The Jersey City Council is likely to consider a $110 million, 25-story, Downtown high-rise project with about 20 percent of their units allocated to affordable housing at next month’s meeting.
By John Heinis/Hudson County View
Hoboken-based developers Pegasus Partners purchased the property at 619 Marin Boulevard for around $7 million back in 2014, according to public records, and received initial approval from the city council back on June 26th.
The council okayed the first reading of the ordinance by a vote of 7-1, with Councilman-at-Large Daniel Rivera absent and Ward D Councilman Michael Yun voting no.
Since then, the Jersey City Planning Board voted unanimously (8-0) on July 23rd that the development went against the city’s Master Plan, meaning that they voted against the amendments introduced by the council the month prior.
However, the council still has the ability to approve the project with amendments when they vote on it.
The proposed plan currently calls for 25 stories, 362 market-rate units, 90 affordable units, 226 parking spaces and retail space on the ground floor, according to architectural plans obtained by HCV.
The project also has currently not asked the city for any sort of tax break or payment in lieu of taxes agreement and is estimated to cost the developer about $110 million, according to Pegasus Managing Partner Hany Ahmed.
Council President Rolando Lavarro confirmed that the plan is currently for the council to vote on this project at their September 11th meeting and that he is inclined to support any development that includes 20 percent affordable housing.
“I can say unequivocally that my support for 20% onsite affordable housing remains steadfast. There is an affordable housing crisis in Jersey City that requires the Cityâ€™s urgent action,” Lavarro said in an email.
“We need to prioritize the basic necessity of having a roof over your head. Some necessities are more necessary than others.”
Additionally, the endeavor falls within the Jersey Avenue Light Rail Redevelopment Plan.
“The Jersey Ave Light Rail Redevelopment Zone has been blighted for roughly the last 40 years and weâ€™d love to partner with the city and be a part of revitalizing that neighborhood,” Ahmed told HCV over the phone.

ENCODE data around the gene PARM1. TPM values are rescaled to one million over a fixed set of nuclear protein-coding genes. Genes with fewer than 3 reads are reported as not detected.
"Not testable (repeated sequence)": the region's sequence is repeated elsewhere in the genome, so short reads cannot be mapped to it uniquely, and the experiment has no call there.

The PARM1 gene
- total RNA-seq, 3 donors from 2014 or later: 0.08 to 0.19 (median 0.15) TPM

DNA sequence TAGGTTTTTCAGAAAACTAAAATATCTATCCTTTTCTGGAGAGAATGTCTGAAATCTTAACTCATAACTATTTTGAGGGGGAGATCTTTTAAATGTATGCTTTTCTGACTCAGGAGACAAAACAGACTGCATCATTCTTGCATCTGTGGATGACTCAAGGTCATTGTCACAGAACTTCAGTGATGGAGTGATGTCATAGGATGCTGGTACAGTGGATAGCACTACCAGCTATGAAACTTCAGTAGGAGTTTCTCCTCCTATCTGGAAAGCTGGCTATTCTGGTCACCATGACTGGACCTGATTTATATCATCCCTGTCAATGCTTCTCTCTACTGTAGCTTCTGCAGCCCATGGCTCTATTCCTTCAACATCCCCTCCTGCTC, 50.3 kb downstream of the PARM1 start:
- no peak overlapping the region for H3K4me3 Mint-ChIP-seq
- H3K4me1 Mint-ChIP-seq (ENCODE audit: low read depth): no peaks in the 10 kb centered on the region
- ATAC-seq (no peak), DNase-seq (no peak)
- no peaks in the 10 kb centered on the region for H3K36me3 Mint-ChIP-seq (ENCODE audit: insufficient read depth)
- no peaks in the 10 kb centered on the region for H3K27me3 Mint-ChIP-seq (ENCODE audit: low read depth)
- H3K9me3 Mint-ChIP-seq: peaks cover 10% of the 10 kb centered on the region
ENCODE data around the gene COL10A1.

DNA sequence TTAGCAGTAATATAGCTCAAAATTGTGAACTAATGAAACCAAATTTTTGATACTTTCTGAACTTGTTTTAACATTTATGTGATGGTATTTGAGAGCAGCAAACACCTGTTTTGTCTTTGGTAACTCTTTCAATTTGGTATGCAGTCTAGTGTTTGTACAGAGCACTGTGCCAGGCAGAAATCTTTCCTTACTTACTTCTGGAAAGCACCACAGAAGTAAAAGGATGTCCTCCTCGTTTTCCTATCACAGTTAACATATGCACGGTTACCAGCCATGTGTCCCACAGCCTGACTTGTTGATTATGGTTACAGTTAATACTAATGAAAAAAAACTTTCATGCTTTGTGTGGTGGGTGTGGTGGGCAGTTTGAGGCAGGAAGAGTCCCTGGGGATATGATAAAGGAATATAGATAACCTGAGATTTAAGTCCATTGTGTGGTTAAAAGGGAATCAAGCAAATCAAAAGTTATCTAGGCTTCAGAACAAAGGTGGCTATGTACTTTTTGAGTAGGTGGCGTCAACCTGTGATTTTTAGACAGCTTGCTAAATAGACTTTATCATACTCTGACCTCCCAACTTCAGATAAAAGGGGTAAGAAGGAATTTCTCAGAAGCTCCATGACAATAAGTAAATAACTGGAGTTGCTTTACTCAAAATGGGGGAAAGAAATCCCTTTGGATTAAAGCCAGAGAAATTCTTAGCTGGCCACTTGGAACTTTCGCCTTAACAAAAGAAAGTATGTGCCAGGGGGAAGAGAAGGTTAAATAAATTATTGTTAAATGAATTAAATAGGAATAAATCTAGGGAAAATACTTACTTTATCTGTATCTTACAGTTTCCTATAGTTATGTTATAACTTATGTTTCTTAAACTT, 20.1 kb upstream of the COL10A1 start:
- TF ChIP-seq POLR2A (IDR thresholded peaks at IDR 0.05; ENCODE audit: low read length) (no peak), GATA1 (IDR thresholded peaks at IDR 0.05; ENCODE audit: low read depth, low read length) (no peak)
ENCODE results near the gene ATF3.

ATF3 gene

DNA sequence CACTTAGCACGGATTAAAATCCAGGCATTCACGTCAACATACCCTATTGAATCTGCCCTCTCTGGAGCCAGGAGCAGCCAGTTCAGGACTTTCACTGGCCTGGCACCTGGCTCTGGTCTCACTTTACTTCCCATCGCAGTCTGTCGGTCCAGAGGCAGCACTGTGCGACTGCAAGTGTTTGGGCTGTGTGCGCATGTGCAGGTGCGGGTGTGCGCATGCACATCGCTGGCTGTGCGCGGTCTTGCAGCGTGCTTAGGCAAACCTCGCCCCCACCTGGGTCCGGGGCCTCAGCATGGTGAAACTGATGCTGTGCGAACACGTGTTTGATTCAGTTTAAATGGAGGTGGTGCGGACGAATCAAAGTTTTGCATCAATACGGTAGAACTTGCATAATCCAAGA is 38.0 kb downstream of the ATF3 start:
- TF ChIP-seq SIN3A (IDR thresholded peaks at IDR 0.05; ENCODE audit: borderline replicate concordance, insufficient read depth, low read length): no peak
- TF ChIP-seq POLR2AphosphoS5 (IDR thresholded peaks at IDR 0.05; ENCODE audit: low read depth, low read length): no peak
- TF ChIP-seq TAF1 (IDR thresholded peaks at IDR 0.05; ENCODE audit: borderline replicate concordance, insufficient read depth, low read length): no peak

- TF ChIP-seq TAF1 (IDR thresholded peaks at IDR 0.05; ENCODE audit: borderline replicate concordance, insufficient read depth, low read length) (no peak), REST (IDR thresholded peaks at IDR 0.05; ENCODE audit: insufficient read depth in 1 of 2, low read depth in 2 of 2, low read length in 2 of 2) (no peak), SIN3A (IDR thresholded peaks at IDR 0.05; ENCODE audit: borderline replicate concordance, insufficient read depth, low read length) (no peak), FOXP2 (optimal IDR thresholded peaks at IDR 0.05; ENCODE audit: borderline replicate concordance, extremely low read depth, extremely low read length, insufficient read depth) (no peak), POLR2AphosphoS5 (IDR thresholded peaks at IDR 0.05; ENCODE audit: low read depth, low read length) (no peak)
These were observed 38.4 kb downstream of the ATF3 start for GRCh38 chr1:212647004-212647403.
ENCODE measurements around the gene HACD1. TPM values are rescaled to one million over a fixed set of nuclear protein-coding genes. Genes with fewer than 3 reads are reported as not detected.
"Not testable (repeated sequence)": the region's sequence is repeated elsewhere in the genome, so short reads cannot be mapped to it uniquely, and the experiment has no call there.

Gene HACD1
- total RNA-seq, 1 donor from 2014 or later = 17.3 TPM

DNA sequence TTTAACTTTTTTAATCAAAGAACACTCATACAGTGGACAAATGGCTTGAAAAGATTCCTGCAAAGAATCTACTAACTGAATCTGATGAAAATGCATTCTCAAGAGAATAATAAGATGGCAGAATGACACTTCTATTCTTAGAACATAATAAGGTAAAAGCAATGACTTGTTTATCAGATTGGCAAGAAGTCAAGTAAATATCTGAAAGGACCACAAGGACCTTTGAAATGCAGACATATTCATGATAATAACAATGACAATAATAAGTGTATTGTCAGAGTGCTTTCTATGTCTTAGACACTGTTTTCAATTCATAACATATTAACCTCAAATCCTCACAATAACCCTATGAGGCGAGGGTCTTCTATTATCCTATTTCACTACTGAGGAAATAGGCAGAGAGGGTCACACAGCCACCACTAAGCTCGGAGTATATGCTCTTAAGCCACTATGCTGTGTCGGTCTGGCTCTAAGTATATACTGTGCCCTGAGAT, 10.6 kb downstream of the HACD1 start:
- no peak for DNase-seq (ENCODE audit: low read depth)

Back on February 27th, the council recommended that the planning board amend the master plan with goals of “maximizing affordable housing, improving access to public transit and allowing for the construction of new public school space in those parts of the Redevelopment Plan Area not currently occupied by the Holland Gardens Housing Project.â€
At this same meeting, the council approved a new plan for the the St. Lucy’s homeless shelter, which also falls within this particular redevelopment zone.
Furthermore, a report released by the Jersey City Housing Authority last month unveiled a plan for an 11-story plus, over 500-unit, high-rise building to replace the Holland Gardens public housing complex.
Ward E Councilman James Solomon, who represents the city’s Downtown district, said he is “reviewing the project details in consultation with community leaders” ahead of next month’s council meeting.
However, city spokeswoman Kimberly Wallace-Scalcione said the developer is “dangling some affordable units as bait” for the council before the project has been fully vetted by the planning board, which is why the mayor opposes this current version of the development.
“This proposal as it stands today was written by a developer handed off to the council without any oversight from Planning. The developer dangles some affordable units as bait, while the fundamental goal of the proposal was to dramatically increase the density at a higher rate than almost any project in the City,” she said.
“This was a plan by a developer to enrich himself, and itâ€™s unfortunate the council even entertained it. The Mayor is opposed to business this way, and he supports the Planning Board.”
According to the the New Jersey Election Law Enforcement Commission’s (NJ ELEC) website, no one affiliated with Pegasus Partners has made any contributions to anyone in Jersey City seeking re-election in 2021.
Editor’s note: This story was updated with a comment from city spokeswoman Kimberly Wallace-Scalcione.Â